3. Electronic Messages. If you receive a suspicious email or text message, don’t click on any links, don’t reply with your personal information, don’t call the phone number, and don’t wire or otherwise provide money to the organization or person.  The same rules apply if you get a suspicious phone call or postal mail solicitation.
  4. Websites.  Typing in a domain name or website address directly into your browser window can help for two reasons.  First, it keeps you from clicking on links in emails that may direct you to a scam.  Second, it helps you avoid lookalike sites – fake sites that mimic, say, a banking site but use a slightly different yet very similar looking domain name or website address.  Logging in or providing information to such a site could result in identity theft.
  5. Review Your Credit Report Annually.   Be familiar with your credit reports from Experian, Equifax, and Transunion; they each provide one free credit report per year through AnnualCreditReport.com.  You may spot fraudulent accounts opened in your name or other signs of identity theft.   See if there are accounts or addresses you don’t recognize.  Is your social security number correct?  Have there been more credit inquiries than normal?  Any of these may be early signs of identity theft.  If you find something suspicious on your credit report, call the agency’s fraud hotline immediately.  You also may want to add a consumer fraud alert, which asks creditors to telephone you each time a new account is opened in your name.
  6. Annual Credit Report
    ​www.annualcreditreport.com
    If you have specific questions about your credit file, you should contact the nationwide consumer credit reporting company directly using the contact information provided with your credit report.
    ​Equifax
    ​www.equifax.com
    To report fraud: 800-525-6285
    ​Experian
    ​www.experian.com
    To report fraud: 888-397-3742
    To order your credit report:  888-397-3742
    ​Transunion
    ​www.transunion.com
    To report fraud: 800-680-7289
    To order your credit report:  855-681-3196

  7. Limit the Use of Your Social Security Number.  Provide your social security number only when necessary and never provide it in response to an unsolicited email or phone call.  Don’t carry the card in your wallet and never print it on your checks.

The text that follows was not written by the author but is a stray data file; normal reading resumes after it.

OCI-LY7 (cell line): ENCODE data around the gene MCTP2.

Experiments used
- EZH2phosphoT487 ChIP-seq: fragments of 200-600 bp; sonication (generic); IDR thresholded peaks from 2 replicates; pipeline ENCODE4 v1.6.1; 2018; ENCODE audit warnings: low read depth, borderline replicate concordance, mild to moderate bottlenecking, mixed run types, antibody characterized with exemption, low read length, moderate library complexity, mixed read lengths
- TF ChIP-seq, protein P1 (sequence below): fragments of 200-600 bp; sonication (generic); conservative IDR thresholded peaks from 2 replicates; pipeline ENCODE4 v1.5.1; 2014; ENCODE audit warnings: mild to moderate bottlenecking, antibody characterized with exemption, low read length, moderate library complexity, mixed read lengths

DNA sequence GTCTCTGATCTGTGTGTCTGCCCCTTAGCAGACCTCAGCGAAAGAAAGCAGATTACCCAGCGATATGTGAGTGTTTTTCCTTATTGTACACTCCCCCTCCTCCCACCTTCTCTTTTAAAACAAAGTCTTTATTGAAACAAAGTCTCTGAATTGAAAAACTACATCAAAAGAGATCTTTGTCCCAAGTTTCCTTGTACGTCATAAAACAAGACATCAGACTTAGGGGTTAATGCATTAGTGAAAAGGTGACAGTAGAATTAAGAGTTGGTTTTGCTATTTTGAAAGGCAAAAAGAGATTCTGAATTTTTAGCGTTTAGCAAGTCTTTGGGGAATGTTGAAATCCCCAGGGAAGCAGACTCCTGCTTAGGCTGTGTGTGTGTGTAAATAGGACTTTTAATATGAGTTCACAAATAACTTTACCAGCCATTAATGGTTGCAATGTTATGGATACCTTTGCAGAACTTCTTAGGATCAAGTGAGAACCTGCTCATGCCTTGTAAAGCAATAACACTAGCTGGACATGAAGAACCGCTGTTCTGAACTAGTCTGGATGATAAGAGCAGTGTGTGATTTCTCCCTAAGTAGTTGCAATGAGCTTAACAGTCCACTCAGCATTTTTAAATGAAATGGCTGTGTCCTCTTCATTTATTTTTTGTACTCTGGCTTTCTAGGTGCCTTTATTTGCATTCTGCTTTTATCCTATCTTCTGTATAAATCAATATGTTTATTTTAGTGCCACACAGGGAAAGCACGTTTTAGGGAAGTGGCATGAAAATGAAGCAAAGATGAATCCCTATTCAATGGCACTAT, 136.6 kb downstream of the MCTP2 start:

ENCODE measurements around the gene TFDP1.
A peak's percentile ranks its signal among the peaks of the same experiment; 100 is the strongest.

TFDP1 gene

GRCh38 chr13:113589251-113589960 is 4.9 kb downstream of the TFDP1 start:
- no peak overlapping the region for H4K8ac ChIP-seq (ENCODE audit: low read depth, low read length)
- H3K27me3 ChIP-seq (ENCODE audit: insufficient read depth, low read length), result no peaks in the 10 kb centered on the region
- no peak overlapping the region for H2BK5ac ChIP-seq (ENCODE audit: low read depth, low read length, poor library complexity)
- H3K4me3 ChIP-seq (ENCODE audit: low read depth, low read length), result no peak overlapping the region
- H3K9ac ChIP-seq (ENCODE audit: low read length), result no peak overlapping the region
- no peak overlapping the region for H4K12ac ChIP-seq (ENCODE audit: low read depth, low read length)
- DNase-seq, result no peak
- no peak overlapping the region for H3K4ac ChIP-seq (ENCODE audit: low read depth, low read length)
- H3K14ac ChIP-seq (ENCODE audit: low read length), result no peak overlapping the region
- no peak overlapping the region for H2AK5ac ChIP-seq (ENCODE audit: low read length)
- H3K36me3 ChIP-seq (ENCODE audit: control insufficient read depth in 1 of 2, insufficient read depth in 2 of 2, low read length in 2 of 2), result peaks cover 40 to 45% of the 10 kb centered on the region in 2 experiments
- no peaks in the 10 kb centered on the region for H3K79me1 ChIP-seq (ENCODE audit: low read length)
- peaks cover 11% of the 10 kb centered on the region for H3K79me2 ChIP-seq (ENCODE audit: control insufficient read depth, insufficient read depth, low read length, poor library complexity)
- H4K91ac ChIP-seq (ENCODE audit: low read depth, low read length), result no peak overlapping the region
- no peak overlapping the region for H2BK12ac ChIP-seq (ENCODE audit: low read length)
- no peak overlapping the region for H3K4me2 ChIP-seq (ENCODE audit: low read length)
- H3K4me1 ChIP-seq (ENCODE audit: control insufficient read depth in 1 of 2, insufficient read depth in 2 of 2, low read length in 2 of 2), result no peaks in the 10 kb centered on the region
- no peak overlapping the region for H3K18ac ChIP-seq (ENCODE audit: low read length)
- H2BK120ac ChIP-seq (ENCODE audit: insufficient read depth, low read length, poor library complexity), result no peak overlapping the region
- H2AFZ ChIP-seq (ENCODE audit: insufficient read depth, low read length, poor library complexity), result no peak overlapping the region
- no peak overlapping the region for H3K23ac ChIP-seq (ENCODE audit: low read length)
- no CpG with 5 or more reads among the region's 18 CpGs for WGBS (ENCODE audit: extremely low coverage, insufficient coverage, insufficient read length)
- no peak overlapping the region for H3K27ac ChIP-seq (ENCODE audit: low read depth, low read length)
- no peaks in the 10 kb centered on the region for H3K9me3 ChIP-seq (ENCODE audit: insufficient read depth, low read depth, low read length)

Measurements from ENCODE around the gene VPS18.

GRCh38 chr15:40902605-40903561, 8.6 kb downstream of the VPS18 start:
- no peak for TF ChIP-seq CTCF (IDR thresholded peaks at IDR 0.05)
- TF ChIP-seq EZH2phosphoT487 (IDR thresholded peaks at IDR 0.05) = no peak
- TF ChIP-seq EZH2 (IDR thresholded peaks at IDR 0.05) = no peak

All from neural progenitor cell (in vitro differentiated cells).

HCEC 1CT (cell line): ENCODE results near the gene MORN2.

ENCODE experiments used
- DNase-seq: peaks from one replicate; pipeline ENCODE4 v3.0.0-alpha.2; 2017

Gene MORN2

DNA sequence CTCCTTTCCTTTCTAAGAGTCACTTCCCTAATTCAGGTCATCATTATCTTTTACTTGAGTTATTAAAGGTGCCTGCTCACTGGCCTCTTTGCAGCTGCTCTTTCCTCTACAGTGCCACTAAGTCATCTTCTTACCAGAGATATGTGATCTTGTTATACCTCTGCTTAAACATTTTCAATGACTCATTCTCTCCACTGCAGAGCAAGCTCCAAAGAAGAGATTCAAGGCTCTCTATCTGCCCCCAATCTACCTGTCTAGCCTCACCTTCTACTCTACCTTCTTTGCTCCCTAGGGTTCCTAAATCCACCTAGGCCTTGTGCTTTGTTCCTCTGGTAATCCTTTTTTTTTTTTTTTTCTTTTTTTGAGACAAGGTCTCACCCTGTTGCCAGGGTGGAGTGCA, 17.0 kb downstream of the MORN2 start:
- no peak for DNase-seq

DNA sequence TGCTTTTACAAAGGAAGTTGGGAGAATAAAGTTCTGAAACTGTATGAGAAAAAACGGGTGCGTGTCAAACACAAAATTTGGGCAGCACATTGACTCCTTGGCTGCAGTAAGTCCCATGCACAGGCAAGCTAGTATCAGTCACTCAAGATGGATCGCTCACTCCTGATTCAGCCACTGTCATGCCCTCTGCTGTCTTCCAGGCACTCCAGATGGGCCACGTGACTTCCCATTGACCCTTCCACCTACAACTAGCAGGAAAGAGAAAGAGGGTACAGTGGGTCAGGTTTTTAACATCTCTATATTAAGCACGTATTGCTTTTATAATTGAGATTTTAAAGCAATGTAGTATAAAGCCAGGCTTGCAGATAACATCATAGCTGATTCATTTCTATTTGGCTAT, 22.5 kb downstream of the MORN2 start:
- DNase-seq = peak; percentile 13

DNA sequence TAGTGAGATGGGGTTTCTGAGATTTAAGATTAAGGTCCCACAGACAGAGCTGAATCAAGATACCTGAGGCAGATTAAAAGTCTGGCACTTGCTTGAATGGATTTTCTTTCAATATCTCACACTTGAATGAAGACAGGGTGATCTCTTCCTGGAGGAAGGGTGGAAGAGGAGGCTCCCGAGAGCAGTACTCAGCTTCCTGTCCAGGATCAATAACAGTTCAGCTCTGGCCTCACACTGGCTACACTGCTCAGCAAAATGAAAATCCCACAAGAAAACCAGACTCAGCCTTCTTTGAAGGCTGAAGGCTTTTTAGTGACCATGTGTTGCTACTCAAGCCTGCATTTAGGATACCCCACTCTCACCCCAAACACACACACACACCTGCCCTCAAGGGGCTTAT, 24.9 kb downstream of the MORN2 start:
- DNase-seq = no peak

8. Secure and Shred Unneeded Important Papers.  Consider purchasing a home safe to store important documents, such as tax returns, birth certificates, and passports. Secure the safe to a wall or the floor so it can’t easily be carried off.  Use a crosscut shredder to destroy sensitive documents you don’t need to keep.
  9. Create and Use Complex Passwords.  Use a strong password, a unique one for each account.  Don’t use an easily discoverable password, like your mother’s maiden name.  When creating a password, include letters, numbers and symbols (for example: E$G%2Q) since they are more difficult for identity thieves to guess.
  10. Don’t Give Out Financial Information Online or Over the Phone.  Unless you initiated the contact and you know the party you are dealing with, do not give out financial information online or over the phone.
  11. Protect Your Digital Life.  Keep your operating system and software up to date, as well as your firewall, spyware, and virus protection programs.  Furthermore, before recycling or donating an old computer, remove and destroy the hard drive.

For more information about protecting your identity or responding to identity theft, visit the Federal Trade Commission or the Internet Crime Complaint Center at IC3.gov. 

Additional Resources
Learn more about identity theft and how to protect yourself by visiting:

​Anti-Phishing Working Group
www.antiphishing.org
​Federal Trade Commission
https://www.consumer.ftc.gov/features/scam-alerts
​Identity Theft Resource Center
www.idtheftcenter.org
​Internet Crime Complaint Center
https://www.ic3.gov/default.aspx
​Privacy Rights Clearinghouse
www.privacyrights.org